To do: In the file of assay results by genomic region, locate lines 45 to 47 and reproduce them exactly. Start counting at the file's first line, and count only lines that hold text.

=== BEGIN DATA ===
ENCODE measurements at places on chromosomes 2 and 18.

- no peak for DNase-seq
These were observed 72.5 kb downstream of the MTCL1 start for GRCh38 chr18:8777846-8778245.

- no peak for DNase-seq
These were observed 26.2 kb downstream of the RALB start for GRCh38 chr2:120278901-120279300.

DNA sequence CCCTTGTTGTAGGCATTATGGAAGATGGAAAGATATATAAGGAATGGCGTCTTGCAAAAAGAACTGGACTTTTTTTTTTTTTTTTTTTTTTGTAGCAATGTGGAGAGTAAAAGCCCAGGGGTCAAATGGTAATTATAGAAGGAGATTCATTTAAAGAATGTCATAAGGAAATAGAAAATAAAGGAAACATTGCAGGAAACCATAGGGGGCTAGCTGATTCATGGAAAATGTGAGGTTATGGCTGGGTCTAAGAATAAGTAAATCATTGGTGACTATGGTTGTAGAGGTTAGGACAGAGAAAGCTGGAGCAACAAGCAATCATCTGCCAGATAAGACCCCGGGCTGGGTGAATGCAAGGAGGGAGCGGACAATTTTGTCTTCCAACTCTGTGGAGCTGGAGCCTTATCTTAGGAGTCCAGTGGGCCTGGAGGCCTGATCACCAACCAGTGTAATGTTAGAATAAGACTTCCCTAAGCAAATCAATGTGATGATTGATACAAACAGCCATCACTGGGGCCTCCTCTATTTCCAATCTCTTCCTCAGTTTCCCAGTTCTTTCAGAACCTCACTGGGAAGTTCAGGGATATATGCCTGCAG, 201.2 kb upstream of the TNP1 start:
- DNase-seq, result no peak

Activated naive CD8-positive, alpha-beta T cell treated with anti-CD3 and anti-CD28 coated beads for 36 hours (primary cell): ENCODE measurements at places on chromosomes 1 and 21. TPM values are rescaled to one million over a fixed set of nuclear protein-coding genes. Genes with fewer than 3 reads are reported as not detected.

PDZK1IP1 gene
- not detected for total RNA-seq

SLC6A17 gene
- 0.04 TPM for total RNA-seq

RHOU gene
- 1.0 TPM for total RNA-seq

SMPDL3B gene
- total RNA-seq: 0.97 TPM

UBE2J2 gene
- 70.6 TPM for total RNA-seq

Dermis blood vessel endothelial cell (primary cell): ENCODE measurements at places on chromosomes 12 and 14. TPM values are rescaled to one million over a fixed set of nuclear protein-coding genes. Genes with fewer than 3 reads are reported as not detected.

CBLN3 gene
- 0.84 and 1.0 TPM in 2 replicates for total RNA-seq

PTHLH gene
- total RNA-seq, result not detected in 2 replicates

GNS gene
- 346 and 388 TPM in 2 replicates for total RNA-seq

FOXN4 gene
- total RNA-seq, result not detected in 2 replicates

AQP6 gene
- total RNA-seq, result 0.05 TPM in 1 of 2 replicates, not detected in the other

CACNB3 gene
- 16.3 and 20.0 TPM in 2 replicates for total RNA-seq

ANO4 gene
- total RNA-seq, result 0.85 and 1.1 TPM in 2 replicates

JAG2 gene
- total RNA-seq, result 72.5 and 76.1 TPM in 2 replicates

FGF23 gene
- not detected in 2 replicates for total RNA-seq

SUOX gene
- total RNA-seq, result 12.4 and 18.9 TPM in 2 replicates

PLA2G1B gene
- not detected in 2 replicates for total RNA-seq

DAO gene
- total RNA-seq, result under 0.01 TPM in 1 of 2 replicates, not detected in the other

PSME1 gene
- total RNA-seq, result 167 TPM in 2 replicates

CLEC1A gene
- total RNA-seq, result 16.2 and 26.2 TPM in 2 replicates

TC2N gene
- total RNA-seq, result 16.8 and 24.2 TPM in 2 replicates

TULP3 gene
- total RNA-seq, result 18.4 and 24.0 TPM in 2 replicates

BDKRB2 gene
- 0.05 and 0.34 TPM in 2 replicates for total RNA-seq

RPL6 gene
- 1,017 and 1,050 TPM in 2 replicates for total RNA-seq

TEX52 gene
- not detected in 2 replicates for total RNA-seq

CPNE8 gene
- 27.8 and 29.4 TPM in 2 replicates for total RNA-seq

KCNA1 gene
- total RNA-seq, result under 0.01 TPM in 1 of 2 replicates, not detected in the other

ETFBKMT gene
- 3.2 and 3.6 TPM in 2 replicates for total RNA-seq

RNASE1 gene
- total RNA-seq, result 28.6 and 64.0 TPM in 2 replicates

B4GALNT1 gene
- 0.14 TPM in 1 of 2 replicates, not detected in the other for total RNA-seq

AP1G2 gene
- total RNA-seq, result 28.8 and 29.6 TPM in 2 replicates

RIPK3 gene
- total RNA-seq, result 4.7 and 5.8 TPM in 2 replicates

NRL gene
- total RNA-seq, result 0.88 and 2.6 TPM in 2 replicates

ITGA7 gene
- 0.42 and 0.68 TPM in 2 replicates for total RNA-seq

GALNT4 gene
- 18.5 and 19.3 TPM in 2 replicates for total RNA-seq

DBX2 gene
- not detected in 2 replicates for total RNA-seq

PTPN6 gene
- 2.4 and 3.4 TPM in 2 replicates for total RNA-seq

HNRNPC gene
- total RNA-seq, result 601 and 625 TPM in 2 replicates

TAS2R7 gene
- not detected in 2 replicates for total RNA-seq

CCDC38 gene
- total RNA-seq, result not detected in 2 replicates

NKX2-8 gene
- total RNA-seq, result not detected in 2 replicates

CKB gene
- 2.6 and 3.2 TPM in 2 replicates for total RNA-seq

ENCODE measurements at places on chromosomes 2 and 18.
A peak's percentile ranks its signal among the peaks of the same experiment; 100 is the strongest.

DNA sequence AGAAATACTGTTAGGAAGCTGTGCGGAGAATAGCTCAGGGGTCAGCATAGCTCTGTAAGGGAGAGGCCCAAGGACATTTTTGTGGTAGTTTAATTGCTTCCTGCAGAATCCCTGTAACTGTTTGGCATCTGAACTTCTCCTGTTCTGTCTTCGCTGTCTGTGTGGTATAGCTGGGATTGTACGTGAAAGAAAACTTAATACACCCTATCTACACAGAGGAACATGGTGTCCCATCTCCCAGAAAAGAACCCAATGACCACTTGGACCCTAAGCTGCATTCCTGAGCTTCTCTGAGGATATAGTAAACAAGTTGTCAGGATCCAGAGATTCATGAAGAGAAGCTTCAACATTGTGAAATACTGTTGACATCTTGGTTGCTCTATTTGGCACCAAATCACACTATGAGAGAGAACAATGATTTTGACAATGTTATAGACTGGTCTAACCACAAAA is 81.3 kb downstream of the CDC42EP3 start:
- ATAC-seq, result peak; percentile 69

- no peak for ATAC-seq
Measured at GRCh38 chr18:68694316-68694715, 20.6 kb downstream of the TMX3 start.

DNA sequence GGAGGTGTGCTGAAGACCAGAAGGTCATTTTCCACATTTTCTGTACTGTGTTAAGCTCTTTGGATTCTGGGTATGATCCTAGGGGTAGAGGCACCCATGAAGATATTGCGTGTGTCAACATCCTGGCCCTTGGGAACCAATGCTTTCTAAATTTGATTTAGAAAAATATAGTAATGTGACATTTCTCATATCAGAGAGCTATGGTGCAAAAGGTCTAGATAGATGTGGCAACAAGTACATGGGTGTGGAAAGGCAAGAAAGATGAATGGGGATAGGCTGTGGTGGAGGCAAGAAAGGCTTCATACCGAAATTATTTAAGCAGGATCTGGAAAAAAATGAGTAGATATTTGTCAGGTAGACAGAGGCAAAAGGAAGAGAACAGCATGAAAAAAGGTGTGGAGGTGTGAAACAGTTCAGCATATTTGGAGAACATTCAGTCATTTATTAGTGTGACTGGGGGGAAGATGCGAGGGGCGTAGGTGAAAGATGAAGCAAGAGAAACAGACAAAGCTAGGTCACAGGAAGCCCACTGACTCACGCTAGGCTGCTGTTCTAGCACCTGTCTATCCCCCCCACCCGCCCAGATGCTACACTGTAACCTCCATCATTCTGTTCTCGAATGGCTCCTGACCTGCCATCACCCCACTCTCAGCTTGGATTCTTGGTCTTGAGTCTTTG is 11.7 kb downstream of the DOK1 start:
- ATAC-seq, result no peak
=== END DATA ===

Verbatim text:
- total RNA-seq, result 167 TPM in 2 replicates

CLEC1A gene
- total RNA-seq, result 16.2 and 26.2 TPM in 2 replicates